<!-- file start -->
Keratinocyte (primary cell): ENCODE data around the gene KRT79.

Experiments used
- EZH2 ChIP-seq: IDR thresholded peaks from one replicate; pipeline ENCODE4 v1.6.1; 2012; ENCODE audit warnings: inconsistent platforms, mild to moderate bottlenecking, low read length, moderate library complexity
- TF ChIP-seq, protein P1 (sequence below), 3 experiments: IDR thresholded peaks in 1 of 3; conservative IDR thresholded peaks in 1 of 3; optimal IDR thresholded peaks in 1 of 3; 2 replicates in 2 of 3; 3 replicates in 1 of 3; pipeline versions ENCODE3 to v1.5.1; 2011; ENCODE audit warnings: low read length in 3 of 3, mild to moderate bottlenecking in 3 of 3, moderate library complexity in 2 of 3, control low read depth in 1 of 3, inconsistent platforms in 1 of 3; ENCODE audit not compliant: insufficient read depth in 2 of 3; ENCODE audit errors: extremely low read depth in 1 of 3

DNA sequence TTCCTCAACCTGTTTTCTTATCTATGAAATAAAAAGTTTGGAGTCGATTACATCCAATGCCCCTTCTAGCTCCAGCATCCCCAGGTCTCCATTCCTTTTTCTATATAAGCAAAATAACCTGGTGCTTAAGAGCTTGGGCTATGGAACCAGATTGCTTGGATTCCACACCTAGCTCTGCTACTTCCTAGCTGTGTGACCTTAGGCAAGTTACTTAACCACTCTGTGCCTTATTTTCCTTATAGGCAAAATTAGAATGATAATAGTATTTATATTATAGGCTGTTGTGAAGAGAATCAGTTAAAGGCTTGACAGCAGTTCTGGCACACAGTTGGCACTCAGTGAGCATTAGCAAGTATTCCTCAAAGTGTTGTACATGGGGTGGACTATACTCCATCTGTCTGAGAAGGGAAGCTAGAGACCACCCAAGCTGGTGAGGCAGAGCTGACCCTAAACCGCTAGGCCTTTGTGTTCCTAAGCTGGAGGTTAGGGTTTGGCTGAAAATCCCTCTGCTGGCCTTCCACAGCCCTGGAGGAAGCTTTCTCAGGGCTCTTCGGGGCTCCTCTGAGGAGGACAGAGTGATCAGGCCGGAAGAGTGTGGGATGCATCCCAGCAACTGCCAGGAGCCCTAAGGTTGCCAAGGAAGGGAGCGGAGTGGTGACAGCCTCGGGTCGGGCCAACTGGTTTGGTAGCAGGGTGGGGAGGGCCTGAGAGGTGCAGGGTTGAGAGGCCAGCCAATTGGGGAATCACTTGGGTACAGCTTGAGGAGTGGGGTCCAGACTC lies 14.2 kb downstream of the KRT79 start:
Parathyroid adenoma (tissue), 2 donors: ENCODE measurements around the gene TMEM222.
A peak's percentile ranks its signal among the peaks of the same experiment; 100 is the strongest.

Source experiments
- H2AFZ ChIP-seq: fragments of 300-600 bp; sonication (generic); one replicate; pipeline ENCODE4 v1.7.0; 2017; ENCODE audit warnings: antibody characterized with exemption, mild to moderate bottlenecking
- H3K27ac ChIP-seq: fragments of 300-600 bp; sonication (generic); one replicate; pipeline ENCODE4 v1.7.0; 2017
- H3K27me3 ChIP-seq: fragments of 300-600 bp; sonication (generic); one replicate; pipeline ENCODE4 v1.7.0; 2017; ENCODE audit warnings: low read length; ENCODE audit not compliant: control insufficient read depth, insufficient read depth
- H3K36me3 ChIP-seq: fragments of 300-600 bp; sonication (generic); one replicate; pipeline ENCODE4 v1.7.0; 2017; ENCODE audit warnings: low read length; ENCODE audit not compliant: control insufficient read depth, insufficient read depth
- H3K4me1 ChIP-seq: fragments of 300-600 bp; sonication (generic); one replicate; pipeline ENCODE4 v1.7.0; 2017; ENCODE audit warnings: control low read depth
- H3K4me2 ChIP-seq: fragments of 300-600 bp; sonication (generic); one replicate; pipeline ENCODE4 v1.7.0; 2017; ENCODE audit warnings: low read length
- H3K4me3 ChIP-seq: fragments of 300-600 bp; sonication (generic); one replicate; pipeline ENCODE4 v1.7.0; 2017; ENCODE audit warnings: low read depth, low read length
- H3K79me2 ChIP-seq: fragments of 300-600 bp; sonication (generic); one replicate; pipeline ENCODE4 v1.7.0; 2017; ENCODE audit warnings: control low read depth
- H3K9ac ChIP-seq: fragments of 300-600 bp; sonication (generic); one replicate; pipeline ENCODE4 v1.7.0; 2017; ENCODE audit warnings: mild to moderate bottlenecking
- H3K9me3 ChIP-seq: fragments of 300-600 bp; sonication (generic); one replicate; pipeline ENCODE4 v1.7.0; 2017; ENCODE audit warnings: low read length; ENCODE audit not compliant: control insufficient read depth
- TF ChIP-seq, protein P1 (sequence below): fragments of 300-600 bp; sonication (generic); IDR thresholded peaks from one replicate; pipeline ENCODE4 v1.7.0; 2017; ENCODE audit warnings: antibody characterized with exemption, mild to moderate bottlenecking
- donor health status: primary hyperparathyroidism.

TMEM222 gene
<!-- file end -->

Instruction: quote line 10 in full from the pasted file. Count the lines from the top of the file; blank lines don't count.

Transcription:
- H3K27ac ChIP-seq: fragments of 300-600 bp; sonication (generic); one replicate; pipeline ENCODE4 v1.7.0; 2017